CIVIL SERVANTS at the Treasury should be made to feel the pain of the Government's economic policies like the small businesses who were going bust, a backbench Conservative MP suggested yesterday.
Teresa Gorman, MP for Billericay, said one civil servant should be sacked for every business that went bankrupt.
Mrs Gorman is well known for her outspoken, Thatcherite views. She also represents the next door constituency to Basildon, regarded as the capital of Essex Man, who rejected Labour at the last election. 'The sackings should start at the top at permanent secretary level,' she said.
Her proposal for the 'economically inept' mandarins at the Treasury, taking collective responsibility to new extremes, was seen as a thinly veiled attack on Norman Lamont, the Chancellor, who once described unemployment as the price worth paying for the fight against inflation.
Working-class Tories in Conservative constituencies like Billericay are lining up to give Mr Lamont the benefit of their advice at the Conservative Party's annual conference in Brighton.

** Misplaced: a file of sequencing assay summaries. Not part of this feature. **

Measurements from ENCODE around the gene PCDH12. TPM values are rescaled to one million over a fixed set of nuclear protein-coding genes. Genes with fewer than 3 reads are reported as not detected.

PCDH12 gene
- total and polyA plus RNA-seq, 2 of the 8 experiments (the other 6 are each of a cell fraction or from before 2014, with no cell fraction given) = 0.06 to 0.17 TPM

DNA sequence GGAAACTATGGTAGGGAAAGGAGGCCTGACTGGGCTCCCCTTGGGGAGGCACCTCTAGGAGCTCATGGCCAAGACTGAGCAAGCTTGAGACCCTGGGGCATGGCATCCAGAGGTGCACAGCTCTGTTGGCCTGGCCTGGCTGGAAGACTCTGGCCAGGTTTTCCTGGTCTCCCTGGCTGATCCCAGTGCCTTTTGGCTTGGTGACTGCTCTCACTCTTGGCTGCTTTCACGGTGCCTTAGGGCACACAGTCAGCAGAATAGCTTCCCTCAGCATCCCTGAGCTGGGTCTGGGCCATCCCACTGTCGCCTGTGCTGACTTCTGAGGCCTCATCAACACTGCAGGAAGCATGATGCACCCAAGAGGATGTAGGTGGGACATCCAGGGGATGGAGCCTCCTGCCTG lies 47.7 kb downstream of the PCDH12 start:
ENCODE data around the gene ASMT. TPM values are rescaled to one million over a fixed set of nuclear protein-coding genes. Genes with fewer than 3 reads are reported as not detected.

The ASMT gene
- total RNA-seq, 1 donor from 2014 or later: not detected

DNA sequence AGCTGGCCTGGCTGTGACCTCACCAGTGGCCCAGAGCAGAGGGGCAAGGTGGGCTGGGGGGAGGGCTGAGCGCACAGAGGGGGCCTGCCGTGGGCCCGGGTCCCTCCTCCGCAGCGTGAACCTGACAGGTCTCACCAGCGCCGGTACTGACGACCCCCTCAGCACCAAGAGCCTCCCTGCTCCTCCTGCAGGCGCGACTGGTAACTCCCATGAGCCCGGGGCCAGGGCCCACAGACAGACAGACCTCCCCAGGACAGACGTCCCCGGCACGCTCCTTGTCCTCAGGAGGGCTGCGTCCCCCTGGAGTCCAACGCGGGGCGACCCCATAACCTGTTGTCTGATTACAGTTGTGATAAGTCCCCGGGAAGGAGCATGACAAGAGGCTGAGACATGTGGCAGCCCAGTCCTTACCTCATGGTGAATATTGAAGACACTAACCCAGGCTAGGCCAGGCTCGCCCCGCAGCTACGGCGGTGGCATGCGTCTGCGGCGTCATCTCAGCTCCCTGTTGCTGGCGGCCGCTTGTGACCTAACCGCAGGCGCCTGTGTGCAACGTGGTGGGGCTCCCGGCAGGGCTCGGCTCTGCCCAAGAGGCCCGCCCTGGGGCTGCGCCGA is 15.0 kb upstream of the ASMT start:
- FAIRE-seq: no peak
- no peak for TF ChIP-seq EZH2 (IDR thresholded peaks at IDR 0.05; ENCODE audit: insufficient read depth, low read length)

'It is Treasury advice that is causing severe problems for millions of people in this country and the civil servants should get to know what these problems are like,' Mrs Gorman said.
'If they are too thick to learn then they are in the wrong job.
'It is a serious problem for our country that financial decisions affecting every business, every job and every mortgage payer are in the hands of those who are economically inept.'
Mr Lamont's predecessor, Lord Lawson of Blaby, formerly Nigel Lawson, has had to cut the price of his house, the Old Rectory at Stoney Stanton, Leicestershire, by nearly pounds 100,000 to pounds 239,000 to find a buyer in the depressed housing market.
Making ministers and their officials feel the pain they inflict on the world outside Whitehall is unlikely to win support within the Government. It could prove impossible to implement. The number of businesses which have gone bankrupt exceeds the number of civil servants at the Treasury.
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